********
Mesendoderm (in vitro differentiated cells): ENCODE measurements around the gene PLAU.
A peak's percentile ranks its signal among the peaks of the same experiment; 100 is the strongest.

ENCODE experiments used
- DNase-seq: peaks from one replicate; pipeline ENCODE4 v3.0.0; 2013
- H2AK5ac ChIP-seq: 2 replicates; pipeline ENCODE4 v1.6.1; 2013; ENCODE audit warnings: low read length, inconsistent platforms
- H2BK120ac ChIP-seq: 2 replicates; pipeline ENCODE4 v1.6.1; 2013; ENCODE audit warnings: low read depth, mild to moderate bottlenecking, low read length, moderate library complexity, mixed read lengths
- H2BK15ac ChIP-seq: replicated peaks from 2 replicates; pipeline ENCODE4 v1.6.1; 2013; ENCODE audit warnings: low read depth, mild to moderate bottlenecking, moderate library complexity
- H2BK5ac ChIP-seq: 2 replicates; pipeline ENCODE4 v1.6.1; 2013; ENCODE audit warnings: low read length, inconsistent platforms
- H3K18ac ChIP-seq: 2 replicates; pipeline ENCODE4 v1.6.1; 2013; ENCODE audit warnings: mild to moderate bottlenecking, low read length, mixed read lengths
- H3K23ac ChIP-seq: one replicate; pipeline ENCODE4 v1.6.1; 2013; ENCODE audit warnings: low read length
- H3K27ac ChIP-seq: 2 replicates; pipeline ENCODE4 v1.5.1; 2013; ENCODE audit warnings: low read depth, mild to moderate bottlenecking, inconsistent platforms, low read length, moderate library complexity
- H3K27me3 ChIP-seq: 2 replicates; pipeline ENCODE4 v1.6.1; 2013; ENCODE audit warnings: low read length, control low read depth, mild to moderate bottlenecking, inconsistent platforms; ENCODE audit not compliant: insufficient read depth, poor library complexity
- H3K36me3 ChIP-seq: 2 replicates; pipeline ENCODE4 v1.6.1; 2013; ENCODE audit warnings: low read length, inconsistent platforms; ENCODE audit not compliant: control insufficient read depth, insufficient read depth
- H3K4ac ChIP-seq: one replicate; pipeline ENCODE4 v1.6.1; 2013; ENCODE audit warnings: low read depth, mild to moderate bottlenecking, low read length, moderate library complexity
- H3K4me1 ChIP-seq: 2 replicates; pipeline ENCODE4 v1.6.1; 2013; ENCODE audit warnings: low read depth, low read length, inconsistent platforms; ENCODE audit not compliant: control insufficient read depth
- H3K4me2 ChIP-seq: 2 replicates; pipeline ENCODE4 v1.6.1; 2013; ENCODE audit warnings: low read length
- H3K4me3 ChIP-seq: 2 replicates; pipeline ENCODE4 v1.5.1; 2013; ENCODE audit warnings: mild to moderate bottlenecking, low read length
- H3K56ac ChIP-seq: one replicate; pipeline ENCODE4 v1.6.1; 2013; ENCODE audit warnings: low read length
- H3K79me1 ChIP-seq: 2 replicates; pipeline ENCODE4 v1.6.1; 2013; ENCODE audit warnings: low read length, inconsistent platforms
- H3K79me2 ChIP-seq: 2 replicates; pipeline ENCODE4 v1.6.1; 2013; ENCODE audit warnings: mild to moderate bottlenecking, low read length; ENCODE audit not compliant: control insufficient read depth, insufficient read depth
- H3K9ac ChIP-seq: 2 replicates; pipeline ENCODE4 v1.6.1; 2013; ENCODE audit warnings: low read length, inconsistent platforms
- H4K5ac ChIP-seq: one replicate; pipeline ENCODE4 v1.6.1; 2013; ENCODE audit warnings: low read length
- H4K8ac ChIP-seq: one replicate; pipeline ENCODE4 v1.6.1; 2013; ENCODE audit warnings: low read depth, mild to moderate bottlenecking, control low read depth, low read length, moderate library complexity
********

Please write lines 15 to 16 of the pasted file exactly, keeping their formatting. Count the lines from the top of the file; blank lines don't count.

- H3K4me1 ChIP-seq: 2 replicates; pipeline ENCODE4 v1.6.1; 2013; ENCODE audit warnings: low read depth, low read length, inconsistent platforms; ENCODE audit not compliant: control insufficient read depth
- H3K4me2 ChIP-seq: 2 replicates; pipeline ENCODE4 v1.6.1; 2013; ENCODE audit warnings: low read length